Never Had It Growing Up: G-Eazy on His Oakland Roots and New Major-Label Fame

G-Eazy: "I dress how I like to dress, and I make the music I would like to listen to that doesn't exist yet."EXPAND
G-Eazy: "I dress how I like to dress, and I make the music I would like to listen to that doesn't exist yet."
Photo by Bobby Bruderle

With his rapid ascent up the charts, a newly announced world tour with Logic, and a budding fashion line, rapper and producer G-Eazy is making things look, well, easy.

The 26-year-old Oakland native released his sophomore full-length, When It's Dark Out, in December, but thanks to the heavy radio play of his hit collaboration with singer/songwriter Bebe Rexha,"Me, Myself & I," the album now sits comfortably at number 13 on the Billboard 200.

After a huge 2015 and coming off of an electric set at Coachella, the man born Gerald Earl Gillum is hungry for more. This Saturday, G-Eazy brings his slicked-back hair and leather cool to West Palm Beach for SunFest. We spoke to the unexpected hip-hop star about his new record and the road to his current popularity.

New Times: G-Eazy is a play on your birth name, but does anyone ever confuse it with Yeezy or Young Jeezy?

G-Eazy: Yeah, a thousand times. Those and Eazy-E.

Who'd you listen to growing up that you might consider blueprints to your own sound?

I'm a huge Lil Wayne fan...I remember around 2006, 2007, playing Tha Carter II and his mixtapes over and over and over. I was heavily influenced by him at the time. [Lil Wayne] and Mac Dre were two of my favorite rappers that I kind of tried to emulate for a while, I think, at that age when I was finding my own style and voice.

In your interview with Larry King, you said the nicest thing you own is your Rolex watch. Do you consider yourself modest or more practical than most rappers?

It's all relative...I don't think I really spend that much money, like if you compared me to some other rappers at my level or whatever, but then I think back to how I grew up — then I start to feel like I'm spending way too much money these days, and I start to feel guilty about it because we never had it growing up.

You've admitted to partying pretty hard while on tour and recuperating with Pedialyte. Can you recall any particularly rough hangovers?

I had a big LA show once and afterwards I stayed up the whole night partying, even though I had a show the next day. But I knew I still had to put on a show for them, and somehow I found a way — probably fueled by espresso and adrenaline. But yeah, I always find a way.

Why did you decide to sign with a major label when you could've gone the independent route?

To me it's always been about creative control. When you're independent, obviously everything is your call and I'm involved in all aspects of what I do. I used to design my own album art and merch. I've always contributed to music video concepts, I still work with the producers on my tracks, I'm right there the whole way through mixing my album. So when I decided to sign, I wanted to keep creative control. Past that, major labels help you scale up and reach a larger audience, and I've always wanted to reach the world. So in theory, they help me do that, but they let me do it my way.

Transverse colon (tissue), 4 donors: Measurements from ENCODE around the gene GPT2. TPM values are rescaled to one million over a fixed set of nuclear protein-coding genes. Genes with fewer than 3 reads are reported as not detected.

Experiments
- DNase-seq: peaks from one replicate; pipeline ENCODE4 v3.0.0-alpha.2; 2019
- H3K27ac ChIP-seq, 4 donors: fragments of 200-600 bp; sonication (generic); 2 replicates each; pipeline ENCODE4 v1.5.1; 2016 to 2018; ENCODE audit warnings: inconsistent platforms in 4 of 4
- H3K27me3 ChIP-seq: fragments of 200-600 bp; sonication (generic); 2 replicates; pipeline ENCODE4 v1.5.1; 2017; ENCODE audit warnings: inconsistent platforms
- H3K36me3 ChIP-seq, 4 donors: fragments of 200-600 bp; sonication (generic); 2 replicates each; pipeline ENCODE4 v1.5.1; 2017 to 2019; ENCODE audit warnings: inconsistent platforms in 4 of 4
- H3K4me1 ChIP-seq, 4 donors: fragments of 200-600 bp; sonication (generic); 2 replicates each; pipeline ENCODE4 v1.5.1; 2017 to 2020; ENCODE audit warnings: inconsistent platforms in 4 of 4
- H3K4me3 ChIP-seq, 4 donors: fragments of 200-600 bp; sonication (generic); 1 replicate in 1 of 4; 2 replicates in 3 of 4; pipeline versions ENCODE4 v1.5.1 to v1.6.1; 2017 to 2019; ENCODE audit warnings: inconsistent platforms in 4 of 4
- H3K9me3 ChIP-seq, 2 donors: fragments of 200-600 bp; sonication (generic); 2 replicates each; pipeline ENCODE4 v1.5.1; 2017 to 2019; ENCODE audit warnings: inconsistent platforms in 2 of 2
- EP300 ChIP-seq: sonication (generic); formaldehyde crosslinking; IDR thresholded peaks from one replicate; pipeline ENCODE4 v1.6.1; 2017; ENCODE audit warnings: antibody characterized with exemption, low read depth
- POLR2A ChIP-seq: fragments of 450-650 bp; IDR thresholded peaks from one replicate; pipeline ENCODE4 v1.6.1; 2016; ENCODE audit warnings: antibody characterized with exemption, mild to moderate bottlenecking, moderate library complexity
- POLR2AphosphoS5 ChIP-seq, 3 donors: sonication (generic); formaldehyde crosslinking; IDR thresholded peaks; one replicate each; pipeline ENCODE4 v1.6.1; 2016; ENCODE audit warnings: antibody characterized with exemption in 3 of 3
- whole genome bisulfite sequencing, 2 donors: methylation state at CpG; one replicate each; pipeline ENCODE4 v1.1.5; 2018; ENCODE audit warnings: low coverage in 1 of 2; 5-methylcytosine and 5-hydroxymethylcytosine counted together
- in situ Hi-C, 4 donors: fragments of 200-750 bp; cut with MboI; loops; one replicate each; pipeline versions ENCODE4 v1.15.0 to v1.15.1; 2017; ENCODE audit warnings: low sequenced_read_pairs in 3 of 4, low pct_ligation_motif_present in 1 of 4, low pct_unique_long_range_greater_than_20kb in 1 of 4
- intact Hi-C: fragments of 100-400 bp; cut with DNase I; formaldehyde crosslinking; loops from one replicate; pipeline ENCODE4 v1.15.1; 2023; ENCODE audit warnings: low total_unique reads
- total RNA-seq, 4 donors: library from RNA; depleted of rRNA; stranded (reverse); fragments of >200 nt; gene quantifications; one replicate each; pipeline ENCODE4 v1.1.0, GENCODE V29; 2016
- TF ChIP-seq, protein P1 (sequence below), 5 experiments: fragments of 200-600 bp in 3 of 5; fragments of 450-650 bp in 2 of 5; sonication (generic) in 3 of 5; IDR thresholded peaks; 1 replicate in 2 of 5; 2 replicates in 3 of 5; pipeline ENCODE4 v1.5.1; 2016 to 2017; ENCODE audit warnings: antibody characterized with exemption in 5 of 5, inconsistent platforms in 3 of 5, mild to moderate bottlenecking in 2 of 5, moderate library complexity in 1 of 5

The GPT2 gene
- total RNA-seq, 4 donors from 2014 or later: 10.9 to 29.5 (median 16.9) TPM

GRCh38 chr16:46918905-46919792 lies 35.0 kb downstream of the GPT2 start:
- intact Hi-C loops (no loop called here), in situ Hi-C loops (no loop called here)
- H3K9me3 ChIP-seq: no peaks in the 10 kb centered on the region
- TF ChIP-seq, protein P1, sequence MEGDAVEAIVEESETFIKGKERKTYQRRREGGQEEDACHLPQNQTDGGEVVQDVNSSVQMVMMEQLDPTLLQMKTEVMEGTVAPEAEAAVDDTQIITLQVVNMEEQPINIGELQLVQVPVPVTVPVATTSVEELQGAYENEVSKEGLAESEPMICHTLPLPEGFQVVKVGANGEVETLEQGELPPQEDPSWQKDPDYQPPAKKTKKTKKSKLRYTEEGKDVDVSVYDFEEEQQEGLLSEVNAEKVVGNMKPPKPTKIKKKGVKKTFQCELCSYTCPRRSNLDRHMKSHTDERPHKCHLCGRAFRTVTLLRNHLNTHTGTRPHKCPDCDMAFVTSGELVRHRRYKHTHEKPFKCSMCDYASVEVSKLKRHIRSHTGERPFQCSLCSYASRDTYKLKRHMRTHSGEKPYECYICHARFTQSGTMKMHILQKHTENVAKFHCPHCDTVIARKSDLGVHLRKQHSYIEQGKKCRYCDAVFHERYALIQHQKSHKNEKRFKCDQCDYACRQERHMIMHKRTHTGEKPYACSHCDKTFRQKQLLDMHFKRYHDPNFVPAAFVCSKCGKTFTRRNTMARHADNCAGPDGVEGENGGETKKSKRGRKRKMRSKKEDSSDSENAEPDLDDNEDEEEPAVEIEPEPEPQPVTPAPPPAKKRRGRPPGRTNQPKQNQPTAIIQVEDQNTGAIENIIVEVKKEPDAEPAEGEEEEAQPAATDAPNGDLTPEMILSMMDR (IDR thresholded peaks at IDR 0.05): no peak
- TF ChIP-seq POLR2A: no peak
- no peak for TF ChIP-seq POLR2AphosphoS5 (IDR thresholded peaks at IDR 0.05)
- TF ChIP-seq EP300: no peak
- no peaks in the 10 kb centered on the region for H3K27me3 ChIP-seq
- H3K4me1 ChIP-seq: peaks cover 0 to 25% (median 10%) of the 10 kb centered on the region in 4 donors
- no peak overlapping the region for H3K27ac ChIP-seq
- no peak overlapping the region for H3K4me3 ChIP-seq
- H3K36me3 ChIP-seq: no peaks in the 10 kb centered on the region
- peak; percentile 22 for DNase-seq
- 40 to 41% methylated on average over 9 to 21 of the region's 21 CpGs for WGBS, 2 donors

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On the new LP, When It's Dark Out, the song "Calm Down" references Eminem. You've also expressed how tired you are of talking about being a white rapper and any perceived gentrification. When do you think the day will come when a rapper is just a rapper, regardless of race or ethnicity?

I think it's a case-by-case basis. It's about what you contribute with your music and it's about being honest and true to yourself with everything you do. I grew up surrounded by hip-hop, I've been rapping and making beats for over 11 years — it's all I know and love.


Being from Oakland, when you recorded "Of All Things" with Too $hort for the new record, was any part of you fan-boying?

Yeah I fanned out the whole time. I felt blessed to have a hero of mine on the album with me, but I just felt like his flow and his vibe fit that song perfectly.

Did you write "Everything Will Be OK" as more of a cathartic exercise or to bring awareness to the struggles of depression?

At first it was definitely an exercise for me. It was the first time I'd been that honest and opened up like that on a record, but the process helped me a lot. It wasn't until afterwards that I thought about how it might have a greater impact and reach other people like that.

You look like a cross between James Dean and Alex Turner of Arctic Monkeys, but you've toured with Lil Wayne and made music with Big Sean and E-40. How much fun do you have messing with stereotypes and people's expectations of what hip-hop should be?

I'm just doing me. I dress how I like to dress and I make the music I would like to listen to that doesn't exist yet, based off what I'm into. I don't get too caught up into what boxes people put me in or who they compare me to.

G-Eazy

9 p.m. Saturday, April 30 at SunFest, along the Intracoastal Waterway in downtown West Palm Beach. The festival grounds are on Flagler Drive. Banyan Boulevard and Lakeview Drive lie at the north and south boundaries, respectively. Single-day tickets start at $40; two- and five-day GA tickets range from $60 to $80. Visit sunfest.com.

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SunFest

Flagler Drive to Lakeview Ave.
West Palm Beach, FL 33401

561-659-3567

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